Author John Tschohl

Publisher: Best Sellers Publishing. 136 pages

Book Review by Ramu Nakliba

All too often we as customers get lousy service because the customer service representative is simply concerned abut not doing the wrong thing when customers make a request.

Most of the time the company they work for does not have a culture that is focused on pleasing customers. Customer service reps do not realize that they are the first and most important link between their company and its customers.

Customers typically do not complain if they do not get what they ask for. They simply walk away and probably never return to that store or company.

Empowerment – giving customers the authority to make decisions up to a certain percent of the revenue or dollar amount with the primary aim of making customers “over happy” and ensuring they come back again and again – is of paramount importance, John Tschohl emphasizes.

You get the gist of this book from the words on its inside flap: “Empowered employees will give excellent customer service…turning unhappy customers into happy, repeat customers. Moreover, happy, empowered, fulfilled employees are less likely to leave the company, reducing turnover. Solving a customer’s problem quickly benefits everyone, ad that is why the key to a company’s success lies in empowered employees.”

Some years ago I was flying to Seoul from Newark airport on a US airline. Rushing to the airport, I did not have breakfast but was unconcerned; I assumed breakfast would by served on flight. To my dismay, all they served was a couple of teeny packets of peanuts.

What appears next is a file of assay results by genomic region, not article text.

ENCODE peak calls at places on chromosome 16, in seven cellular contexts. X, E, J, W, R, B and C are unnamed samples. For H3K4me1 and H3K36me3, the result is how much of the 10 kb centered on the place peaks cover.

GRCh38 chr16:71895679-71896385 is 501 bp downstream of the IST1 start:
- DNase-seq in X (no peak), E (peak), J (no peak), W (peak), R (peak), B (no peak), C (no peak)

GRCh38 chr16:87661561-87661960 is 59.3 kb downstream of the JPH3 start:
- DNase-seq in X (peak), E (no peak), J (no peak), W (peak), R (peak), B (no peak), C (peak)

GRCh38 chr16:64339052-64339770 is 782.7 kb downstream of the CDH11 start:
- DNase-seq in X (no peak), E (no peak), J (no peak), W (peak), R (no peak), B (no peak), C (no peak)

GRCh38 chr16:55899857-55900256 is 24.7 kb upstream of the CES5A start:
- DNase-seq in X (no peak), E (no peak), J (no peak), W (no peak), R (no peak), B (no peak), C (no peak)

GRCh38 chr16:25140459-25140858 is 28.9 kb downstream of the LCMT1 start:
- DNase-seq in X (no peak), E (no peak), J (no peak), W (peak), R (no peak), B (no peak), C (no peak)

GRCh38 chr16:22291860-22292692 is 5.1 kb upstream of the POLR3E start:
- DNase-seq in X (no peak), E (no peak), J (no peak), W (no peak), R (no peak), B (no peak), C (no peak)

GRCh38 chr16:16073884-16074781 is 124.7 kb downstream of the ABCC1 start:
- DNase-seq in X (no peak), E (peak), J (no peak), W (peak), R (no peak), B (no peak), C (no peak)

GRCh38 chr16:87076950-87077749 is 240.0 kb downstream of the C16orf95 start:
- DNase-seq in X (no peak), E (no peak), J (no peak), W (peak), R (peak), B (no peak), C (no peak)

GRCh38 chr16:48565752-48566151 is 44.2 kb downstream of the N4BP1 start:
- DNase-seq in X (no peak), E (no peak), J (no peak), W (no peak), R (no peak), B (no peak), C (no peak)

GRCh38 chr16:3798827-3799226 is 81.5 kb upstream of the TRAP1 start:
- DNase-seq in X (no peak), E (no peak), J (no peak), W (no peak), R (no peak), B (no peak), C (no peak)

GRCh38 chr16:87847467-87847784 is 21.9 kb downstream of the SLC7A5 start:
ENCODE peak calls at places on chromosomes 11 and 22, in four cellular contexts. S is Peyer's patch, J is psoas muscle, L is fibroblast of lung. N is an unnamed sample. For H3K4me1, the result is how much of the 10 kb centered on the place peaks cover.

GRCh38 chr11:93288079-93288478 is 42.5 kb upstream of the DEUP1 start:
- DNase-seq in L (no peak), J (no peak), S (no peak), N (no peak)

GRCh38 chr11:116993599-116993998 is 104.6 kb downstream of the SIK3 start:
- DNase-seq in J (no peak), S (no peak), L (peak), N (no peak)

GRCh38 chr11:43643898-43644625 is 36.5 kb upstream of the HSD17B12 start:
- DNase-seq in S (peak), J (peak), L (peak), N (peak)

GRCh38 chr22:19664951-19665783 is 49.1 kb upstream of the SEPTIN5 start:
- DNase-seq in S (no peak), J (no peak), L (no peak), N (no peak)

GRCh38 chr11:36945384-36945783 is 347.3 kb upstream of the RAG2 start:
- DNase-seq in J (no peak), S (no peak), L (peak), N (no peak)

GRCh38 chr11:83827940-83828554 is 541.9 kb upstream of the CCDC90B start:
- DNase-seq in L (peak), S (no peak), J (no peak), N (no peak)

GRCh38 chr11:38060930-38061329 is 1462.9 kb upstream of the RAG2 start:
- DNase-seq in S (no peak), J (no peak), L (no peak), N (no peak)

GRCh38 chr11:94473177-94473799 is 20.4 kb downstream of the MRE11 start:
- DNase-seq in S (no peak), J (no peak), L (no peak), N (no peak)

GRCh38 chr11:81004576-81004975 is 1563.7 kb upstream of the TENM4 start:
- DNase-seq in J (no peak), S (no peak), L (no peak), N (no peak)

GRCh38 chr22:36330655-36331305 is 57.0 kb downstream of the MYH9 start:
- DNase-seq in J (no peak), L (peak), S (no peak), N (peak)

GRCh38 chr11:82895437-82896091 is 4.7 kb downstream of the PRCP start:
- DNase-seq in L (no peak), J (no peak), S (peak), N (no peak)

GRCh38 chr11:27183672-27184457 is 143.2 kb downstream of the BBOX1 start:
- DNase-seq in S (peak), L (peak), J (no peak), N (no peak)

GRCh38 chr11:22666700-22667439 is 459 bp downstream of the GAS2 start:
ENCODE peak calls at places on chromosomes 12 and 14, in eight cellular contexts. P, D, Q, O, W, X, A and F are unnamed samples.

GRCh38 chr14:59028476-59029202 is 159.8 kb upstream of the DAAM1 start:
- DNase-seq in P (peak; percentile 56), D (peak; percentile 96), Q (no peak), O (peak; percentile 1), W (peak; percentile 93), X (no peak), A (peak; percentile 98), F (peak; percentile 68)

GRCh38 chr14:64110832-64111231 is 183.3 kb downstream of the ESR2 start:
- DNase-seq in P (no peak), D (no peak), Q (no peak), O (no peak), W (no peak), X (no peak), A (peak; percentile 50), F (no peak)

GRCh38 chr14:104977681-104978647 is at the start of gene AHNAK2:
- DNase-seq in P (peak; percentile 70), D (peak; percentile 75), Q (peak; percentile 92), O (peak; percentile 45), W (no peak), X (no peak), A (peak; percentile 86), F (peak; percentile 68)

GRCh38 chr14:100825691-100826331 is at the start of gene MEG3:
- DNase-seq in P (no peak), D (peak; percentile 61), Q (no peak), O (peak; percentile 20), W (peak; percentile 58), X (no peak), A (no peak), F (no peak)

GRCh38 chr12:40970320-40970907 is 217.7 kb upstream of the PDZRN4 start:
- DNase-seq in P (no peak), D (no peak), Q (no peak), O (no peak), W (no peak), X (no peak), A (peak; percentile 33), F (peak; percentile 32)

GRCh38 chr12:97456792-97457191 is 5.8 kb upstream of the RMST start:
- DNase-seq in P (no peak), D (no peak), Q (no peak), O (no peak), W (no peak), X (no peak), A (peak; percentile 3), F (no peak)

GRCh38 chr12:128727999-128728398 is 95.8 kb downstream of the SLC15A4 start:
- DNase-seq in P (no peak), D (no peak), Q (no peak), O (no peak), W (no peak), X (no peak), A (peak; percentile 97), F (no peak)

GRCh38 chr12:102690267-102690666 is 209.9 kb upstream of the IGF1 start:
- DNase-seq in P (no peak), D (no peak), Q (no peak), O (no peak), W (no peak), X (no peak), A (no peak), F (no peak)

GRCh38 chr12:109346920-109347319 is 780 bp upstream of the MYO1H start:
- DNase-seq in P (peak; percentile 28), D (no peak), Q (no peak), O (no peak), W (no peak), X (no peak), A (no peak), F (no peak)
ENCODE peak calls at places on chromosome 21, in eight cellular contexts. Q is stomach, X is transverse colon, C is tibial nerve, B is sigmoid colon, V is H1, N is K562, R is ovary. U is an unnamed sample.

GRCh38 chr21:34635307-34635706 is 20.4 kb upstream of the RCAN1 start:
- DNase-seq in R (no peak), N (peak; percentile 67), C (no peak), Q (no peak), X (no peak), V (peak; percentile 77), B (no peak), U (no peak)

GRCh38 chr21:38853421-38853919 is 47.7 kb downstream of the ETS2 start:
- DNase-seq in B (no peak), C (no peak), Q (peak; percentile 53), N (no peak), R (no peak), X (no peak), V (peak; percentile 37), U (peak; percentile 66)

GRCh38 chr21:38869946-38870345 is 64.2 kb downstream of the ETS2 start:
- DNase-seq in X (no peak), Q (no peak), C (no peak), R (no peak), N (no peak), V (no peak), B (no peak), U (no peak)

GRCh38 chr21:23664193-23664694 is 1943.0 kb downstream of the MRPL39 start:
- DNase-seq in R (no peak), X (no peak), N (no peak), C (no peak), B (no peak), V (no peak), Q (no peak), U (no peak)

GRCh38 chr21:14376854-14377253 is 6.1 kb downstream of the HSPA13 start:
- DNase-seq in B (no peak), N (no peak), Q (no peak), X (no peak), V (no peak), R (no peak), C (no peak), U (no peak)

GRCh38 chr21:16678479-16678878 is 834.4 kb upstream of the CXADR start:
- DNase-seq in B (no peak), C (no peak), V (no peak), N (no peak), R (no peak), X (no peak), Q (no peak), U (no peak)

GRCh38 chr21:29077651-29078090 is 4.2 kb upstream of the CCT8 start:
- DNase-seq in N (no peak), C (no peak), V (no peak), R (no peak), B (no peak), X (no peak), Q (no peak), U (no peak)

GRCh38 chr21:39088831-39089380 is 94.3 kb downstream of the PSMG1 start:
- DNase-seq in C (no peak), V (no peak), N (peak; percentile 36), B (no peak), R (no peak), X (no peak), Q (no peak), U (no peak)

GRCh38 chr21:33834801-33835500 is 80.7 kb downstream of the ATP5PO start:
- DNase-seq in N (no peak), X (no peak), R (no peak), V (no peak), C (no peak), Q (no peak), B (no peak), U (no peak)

Several weeks later on my return to the US from my Asia business trip, my flight from Singapore was much delayed in reaching the connecting point Detroit, from which I would take the last lap of my journey to Newark. Along with the delay in arrival was a long walk to the boarding gate, which turned out to be the wrong one: the Singapore boarding clerk had made a mistake. I had to waste two hours for the next flight out.

I wrote a letter to that airline’s president about the “peanut-brained thinking” they use to save a few bucks but lose customers, and all I got were 5,000 frequent-flyer miles. Since that incident I am not flying that airline ever again.

The idea of empowerment emphasizes how important customer service is. John Tschohl best illustrates how critical this practice is to building the business of a company by citing the example of E. Wong, a small grocery store that was set up in Lima, Peru in 1942 that grew to become the Wong Group – a chain of 34 supermarkets with 10,000+ employees, sales of $1.1 billion dollars and 63 percent market share.

Words cannot describe how important empowerment is, but this story of the supermarket chain demonstrates what it really is, how critical it is to business success and growth.

John Tschohl has written an excellent book that really makes a profound impact on any business owner or employee. He is founder and president of Service Quality Institute, which helps companies develop excellent customer service and empowered employees.